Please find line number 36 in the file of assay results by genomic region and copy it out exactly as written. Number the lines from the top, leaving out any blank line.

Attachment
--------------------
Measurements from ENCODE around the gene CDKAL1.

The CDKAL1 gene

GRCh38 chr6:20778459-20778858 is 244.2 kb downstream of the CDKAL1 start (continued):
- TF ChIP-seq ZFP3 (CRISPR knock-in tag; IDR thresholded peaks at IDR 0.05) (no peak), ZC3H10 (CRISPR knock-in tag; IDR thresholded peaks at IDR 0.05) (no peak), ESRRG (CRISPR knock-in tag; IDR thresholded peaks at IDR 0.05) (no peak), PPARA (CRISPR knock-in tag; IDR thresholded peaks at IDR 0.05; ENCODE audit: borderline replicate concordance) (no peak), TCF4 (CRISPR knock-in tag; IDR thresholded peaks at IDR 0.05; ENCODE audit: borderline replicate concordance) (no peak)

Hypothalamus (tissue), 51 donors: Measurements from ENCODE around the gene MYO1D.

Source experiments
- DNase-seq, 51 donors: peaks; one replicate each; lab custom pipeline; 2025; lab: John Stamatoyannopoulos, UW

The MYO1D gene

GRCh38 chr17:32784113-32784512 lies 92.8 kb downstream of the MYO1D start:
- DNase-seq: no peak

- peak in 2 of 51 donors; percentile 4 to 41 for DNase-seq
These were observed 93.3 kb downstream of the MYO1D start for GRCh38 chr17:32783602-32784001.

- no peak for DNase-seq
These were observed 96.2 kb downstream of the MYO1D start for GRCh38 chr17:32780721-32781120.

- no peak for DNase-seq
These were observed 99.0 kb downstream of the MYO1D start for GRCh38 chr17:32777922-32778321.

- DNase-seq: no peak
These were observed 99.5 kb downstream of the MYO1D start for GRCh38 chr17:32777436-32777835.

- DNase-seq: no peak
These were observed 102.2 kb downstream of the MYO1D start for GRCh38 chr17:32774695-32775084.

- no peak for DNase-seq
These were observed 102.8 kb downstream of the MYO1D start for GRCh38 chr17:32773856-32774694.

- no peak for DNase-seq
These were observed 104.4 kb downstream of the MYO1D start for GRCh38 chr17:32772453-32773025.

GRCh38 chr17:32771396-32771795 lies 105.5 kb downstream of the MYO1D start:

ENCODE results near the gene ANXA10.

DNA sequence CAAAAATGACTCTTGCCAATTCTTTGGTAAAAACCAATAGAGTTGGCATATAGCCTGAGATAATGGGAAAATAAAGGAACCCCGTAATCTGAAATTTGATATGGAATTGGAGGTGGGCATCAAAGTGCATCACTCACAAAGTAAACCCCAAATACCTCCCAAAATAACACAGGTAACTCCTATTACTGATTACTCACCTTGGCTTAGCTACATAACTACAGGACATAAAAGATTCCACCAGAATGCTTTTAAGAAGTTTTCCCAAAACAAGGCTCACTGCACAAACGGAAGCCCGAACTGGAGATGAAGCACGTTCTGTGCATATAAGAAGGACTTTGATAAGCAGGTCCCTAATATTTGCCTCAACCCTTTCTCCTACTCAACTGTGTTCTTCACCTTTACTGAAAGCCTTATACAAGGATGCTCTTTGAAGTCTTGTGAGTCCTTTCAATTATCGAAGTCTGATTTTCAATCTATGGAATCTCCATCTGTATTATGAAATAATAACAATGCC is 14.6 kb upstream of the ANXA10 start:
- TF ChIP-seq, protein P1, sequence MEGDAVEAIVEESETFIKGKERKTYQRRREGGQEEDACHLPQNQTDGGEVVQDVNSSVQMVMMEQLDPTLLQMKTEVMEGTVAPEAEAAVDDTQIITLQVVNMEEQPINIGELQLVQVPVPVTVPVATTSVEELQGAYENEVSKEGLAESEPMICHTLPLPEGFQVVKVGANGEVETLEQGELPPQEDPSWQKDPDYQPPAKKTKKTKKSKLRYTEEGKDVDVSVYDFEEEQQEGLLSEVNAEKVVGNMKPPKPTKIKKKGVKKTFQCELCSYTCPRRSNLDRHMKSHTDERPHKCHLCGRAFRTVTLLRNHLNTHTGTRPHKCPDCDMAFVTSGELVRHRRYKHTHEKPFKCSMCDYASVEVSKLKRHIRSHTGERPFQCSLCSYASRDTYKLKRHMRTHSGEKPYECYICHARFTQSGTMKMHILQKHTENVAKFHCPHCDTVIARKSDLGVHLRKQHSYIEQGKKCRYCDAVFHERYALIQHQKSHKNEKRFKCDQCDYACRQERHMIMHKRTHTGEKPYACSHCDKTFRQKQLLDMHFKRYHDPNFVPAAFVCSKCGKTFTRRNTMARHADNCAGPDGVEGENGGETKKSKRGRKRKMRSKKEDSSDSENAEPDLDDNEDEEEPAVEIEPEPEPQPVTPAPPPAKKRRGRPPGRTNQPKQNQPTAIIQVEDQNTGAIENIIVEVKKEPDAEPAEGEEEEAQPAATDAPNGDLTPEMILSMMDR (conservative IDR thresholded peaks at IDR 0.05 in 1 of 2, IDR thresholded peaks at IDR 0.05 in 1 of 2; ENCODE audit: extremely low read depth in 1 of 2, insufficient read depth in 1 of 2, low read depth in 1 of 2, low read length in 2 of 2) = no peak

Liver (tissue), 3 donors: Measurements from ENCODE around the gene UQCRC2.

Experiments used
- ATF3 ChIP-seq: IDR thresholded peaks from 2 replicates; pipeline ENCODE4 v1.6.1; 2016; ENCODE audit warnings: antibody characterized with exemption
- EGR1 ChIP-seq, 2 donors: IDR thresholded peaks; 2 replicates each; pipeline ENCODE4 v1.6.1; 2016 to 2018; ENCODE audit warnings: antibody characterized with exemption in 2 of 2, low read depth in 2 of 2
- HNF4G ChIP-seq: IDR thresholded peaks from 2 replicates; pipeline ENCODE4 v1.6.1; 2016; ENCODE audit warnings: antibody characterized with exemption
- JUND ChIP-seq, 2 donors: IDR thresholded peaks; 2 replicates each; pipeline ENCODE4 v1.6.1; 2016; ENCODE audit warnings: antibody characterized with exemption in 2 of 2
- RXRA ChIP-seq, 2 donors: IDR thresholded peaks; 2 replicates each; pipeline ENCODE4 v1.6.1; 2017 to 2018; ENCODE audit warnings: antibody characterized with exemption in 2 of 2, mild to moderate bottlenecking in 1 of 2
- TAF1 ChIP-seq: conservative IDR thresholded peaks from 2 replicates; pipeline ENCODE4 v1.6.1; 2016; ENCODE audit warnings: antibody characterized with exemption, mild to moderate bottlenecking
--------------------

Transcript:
- TAF1 ChIP-seq: conservative IDR thresholded peaks from 2 replicates; pipeline ENCODE4 v1.6.1; 2016; ENCODE audit warnings: antibody characterized with exemption, mild to moderate bottlenecking